It was a wet and windy evening and the warnings that a December election would not really work loomed large – but proved irrelevant. St Mary’s Church was full – extra chairs were needed and there were even some people standing at the back.
Which all added up to at least 240 people attending the hustings organised by Marlborough Churches Together and chaired by Keith Fryer on Wednesday (November 27).
The four candidates for the Devizes constituency, Emma Dawney (Green Party), Danny Kruger (Conservative), Rachel Ross (Labour) and Jo Waltham (LibDem) gave brief opening statements. The Green, Labour and LibDem candidates were careful to emphasise their very local roots.
For some of the thirteen questions that followed, we could have been at the 2017 hustings – but not for all of them. Three questions stood out as regards the audience’s vocal interest: food banks and poverty, ‘Who can I trust?’ and the voting age.
There was also one very surprising absentee among the questions: no one asked about the NHS. It got one brief mention in Emma Dawney’s summing up – if elected, she wanted to bring a Bill before Parliament to reverse NHS privatisation .
Afterwards one of those not called to put a question said she had wanted to ask about the future of the NHS – which has so far, after all, been a seminal part of this campaign. Another area that slipped off the agenda was education policy and education spending.
But back to the three standout questions:
What policy would you introduce to reduce the use of food banks? The three female candidates had ideas – cancel Universal Credit (Green), review the living wage (LibDem), end food poverty in three years (Labour).
Rachael Ross: “It’s very worrying that they are part of everyday life.”
Danny Kruger said he had spent more time working in the poverty area than anyone else on the panel: “It’s a very, very complicated issue – there’s always been food poverty. I’m sensitive to many social ills in our society…fundamentally we need stronger communities – better jobs, more support for families.”
“Nothing”, he emphasised,” is simple in this area.” But he did support Universal Credit and thought its successes were just not reported by the media.
The debate then moved on to child poverty – where, Rachael Ross said, lay ‘the fundamental difference between us’ and the Conservatives: “There is a very important role that the state needs to play in this…I struggle with food banks being ‘a good thing’.”
Danny Kruger: ”The problem is wage stagnation – technology and globalisation is taking jobs away…in the developed world it is working people that suffer.” And he defended cuts to child benefit:
“We shouldn’t be sending a signal that children are cost free. I don’t think you should have child benefit for any number of children.”
For the first time in my 70 years I do not know how to vote. Who can I trust? This brought a much applauded plea from the Green candidate for a change from First-past-the-post to Proportional Representation. She added: ”Vote with your heart – because actually it probably won’t make a difference.” (Laughter)
Danny Kruger: “I won’t say I’m trustworthy – that would be difficult to convince you of.” (Laughter) He stressed his commitment to the constituency area and said how civilised the debates here had been. He paused…and then went on to defend Boris Johnson: “They pick on small things…he connects with human beings because he himself is very human.”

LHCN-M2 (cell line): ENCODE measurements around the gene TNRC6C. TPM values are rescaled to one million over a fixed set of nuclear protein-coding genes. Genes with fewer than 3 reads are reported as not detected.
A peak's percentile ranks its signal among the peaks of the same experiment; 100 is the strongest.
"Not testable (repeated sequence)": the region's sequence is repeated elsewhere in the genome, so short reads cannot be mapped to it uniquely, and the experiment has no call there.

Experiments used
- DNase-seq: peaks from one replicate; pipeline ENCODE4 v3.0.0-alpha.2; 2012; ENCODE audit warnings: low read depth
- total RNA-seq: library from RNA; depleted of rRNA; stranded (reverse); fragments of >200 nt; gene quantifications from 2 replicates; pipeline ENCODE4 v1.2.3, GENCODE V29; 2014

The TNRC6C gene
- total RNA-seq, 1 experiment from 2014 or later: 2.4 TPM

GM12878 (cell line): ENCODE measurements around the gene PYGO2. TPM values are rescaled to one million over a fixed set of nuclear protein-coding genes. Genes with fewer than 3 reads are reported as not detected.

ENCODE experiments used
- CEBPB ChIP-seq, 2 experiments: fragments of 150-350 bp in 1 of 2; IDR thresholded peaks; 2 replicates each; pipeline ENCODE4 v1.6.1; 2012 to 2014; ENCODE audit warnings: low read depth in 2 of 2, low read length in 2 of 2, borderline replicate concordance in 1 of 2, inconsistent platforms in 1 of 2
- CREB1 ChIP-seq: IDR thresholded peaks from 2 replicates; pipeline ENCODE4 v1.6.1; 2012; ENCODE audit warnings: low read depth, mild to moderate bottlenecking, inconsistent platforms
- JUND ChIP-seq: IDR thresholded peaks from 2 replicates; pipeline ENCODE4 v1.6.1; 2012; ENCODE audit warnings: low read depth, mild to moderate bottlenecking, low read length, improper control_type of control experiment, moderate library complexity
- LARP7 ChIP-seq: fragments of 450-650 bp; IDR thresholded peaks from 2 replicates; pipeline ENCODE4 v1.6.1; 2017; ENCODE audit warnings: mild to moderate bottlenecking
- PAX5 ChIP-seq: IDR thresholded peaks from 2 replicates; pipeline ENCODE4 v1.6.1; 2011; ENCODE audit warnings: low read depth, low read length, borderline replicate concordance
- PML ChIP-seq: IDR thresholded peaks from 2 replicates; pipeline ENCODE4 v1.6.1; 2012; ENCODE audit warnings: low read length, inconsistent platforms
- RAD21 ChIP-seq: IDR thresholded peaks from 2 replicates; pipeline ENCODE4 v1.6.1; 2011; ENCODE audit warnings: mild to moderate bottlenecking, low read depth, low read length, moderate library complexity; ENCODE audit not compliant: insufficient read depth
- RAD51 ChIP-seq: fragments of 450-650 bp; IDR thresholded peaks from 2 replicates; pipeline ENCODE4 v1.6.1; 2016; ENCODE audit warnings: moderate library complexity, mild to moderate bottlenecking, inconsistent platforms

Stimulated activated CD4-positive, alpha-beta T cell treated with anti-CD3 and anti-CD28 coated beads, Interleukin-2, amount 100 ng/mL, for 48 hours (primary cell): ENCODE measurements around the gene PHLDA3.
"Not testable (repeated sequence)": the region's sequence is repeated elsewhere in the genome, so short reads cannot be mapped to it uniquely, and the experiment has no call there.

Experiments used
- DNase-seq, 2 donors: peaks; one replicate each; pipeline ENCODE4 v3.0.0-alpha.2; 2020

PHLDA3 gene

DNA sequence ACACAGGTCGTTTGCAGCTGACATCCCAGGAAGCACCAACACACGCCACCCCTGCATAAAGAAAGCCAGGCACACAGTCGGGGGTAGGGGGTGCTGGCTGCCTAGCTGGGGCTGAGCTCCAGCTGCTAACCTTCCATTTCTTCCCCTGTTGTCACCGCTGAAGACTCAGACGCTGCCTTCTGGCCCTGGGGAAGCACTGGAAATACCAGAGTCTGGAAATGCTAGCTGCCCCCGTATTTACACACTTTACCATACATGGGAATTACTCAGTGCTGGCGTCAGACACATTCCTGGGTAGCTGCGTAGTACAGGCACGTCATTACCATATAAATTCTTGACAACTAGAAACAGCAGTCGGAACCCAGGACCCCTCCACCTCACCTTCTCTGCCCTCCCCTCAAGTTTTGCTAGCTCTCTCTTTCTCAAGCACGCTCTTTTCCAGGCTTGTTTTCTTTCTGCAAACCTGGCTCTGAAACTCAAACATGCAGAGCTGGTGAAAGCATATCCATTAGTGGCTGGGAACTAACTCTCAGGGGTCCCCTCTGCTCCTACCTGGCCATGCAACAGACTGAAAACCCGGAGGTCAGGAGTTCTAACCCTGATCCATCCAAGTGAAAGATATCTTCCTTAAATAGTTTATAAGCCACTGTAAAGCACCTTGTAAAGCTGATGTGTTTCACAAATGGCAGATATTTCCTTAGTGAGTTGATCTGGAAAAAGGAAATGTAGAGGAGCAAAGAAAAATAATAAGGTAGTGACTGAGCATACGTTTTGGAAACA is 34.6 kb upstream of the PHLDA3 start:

Reminding us the question was about trust, he went on: “The only way to unite our country is to get Brexit behind us.” He objected to the depiction of Boris as ‘right wing’: “He’s a centralist – a one nation conservative.”
Rachael Ross: ”Our democracy is in danger of being broken – our politicians have lost their relationship with the truth…truth has left the building.”
And she defended Jeremy Corbyn: “He’s not everyone’s cup of tea – he’s an authentic person.” And she quoted him saying: “I just want a decent society”. Adding that she was worried about ‘…how our parties are funded’.
The third standout question came from a Marlborough College student: With climate change and Brexit, it’s my generation that’ll have to fix it. What about reducing the voting age to 16?
Rachael Ross: ”I got into politics for my children…and in a way being led by our children. I agree with votes at 16 – that makes perfect sense to me.”
Danny Kruger: ”I don’t think Greta Thunberg should be in charge – children shouldn’t be in charge.” He argued for sticking to the status quo: “I think we’re doing the right thing by keeping it at 18.”
Emma Dawney wanted votes at 16 and Jo Waltham pointed out that the votes at 16 was in the LibDem manifesto.
Other topics covered were defence policy and the Russians – Russians and the Brexit referendum – the dangerous position for our ecology – the housing crisis – and lots more about climate change and about Brexit and the ‘oven ready’ departure agreement.
It was said afterwards that the good support the Labour, LibDem and Green candidates had from the audience might have been because many Conservatives stayed out of the rain at home – safe in the knowledge of the constituency’s recent records of large majorities for their candidates. Will they stay at home on Thursday, 12 December?
And there was a rumour circulating amongst some of the audience that Danny Kruger will be keeping this Parliamentary seat warm for Boris Johnson – in case he loses at Uxbridge and South Ruislip. A rumour termed ‘fantasy’ by one member of the audience. At least he did not call it ‘fake news’.
Click Here to watch Noel Woolrych’s recording of the hustings on his Youtube channel.